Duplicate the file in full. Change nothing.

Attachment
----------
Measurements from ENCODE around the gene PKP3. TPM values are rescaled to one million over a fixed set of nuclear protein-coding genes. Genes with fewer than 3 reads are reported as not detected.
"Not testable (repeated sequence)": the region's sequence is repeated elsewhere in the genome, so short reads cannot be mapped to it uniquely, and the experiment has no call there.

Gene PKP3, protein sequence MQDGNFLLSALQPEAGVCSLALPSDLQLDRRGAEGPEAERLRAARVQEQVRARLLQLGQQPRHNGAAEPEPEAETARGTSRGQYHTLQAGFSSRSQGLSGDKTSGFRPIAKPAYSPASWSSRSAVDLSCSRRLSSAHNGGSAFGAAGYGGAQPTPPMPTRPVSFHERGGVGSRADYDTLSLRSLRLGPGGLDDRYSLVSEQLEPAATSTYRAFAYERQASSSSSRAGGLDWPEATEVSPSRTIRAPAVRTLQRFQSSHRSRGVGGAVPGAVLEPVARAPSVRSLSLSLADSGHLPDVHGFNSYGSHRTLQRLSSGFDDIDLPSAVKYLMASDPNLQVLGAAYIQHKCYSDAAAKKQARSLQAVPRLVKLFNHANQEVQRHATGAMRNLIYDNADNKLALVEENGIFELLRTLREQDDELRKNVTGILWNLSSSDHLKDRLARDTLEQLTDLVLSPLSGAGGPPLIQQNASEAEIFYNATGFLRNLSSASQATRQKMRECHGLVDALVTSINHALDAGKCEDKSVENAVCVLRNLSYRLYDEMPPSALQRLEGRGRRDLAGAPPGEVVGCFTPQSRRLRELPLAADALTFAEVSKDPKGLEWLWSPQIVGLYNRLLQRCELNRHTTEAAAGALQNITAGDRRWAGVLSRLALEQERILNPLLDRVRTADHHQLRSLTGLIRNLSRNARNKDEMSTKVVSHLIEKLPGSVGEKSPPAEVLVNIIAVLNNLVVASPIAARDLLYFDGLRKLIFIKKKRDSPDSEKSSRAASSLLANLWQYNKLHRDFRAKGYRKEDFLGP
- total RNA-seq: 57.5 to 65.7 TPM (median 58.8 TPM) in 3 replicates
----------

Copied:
Measurements from ENCODE around the gene PKP3. TPM values are rescaled to one million over a fixed set of nuclear protein-coding genes. Genes with fewer than 3 reads are reported as not detected.
"Not testable (repeated sequence)": the region's sequence is repeated elsewhere in the genome, so short reads cannot be mapped to it uniquely, and the experiment has no call there.

Gene PKP3, protein sequence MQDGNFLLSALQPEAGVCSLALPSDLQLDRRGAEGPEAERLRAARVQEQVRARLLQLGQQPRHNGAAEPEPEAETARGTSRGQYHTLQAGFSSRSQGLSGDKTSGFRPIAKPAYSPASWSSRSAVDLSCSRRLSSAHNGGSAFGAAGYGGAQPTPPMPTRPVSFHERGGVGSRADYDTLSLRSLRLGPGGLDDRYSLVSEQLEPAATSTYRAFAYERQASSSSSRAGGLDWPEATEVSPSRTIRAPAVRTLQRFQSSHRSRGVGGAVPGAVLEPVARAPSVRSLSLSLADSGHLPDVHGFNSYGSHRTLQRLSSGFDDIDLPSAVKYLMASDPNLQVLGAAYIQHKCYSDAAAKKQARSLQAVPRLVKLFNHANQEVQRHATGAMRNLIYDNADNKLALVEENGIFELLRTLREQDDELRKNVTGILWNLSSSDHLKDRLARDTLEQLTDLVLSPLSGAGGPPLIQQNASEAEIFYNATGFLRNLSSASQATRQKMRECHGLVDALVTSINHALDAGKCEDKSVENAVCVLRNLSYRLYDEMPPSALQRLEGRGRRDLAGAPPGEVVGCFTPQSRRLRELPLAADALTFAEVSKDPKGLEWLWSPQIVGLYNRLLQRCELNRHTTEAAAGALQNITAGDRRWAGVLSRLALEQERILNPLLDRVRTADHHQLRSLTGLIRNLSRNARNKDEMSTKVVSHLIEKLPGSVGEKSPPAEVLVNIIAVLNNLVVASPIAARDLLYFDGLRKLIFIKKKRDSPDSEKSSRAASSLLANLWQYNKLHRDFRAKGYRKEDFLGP
- total RNA-seq: 57.5 to 65.7 TPM (median 58.8 TPM) in 3 replicates